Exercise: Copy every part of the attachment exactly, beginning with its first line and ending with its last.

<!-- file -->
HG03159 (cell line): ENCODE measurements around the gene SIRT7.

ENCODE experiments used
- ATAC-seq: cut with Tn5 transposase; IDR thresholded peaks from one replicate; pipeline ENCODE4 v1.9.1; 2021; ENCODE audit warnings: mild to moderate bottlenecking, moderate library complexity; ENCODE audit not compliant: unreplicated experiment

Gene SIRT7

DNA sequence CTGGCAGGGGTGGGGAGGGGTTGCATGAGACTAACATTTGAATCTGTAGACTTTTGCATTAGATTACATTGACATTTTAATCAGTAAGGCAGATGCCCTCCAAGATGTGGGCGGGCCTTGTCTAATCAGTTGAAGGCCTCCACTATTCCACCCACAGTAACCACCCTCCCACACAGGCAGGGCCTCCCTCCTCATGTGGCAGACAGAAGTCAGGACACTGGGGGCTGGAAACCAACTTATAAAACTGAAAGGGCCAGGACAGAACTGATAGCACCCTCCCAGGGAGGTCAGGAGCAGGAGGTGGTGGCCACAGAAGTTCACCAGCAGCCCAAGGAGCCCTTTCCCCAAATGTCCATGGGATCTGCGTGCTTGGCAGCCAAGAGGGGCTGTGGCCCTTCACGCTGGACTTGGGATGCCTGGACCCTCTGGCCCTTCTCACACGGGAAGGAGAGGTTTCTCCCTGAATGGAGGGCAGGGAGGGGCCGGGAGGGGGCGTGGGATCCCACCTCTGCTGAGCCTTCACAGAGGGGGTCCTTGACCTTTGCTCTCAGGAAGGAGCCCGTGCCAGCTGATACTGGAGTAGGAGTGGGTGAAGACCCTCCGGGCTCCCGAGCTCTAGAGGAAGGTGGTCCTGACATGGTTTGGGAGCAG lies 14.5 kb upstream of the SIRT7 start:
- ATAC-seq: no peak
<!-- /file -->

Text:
HG03159 (cell line): ENCODE measurements around the gene SIRT7.

ENCODE experiments used
- ATAC-seq: cut with Tn5 transposase; IDR thresholded peaks from one replicate; pipeline ENCODE4 v1.9.1; 2021; ENCODE audit warnings: mild to moderate bottlenecking, moderate library complexity; ENCODE audit not compliant: unreplicated experiment

Gene SIRT7

DNA sequence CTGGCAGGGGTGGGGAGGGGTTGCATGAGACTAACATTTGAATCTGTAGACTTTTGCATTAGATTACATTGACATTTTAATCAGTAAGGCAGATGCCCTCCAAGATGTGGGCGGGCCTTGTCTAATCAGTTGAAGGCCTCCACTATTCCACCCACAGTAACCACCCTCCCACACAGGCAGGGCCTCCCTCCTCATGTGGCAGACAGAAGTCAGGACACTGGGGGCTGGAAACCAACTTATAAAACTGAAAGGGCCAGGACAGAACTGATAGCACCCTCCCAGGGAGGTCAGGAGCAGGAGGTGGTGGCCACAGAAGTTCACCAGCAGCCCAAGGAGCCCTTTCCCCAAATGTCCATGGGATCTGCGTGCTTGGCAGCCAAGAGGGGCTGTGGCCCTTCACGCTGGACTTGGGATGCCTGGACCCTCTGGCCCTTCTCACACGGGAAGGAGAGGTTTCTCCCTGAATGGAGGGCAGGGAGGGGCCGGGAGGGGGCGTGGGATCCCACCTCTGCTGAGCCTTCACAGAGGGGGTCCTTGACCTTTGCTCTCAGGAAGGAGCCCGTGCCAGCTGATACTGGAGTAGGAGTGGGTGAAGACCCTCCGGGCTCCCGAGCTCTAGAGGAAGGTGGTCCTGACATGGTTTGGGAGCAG lies 14.5 kb upstream of the SIRT7 start:
- ATAC-seq: no peak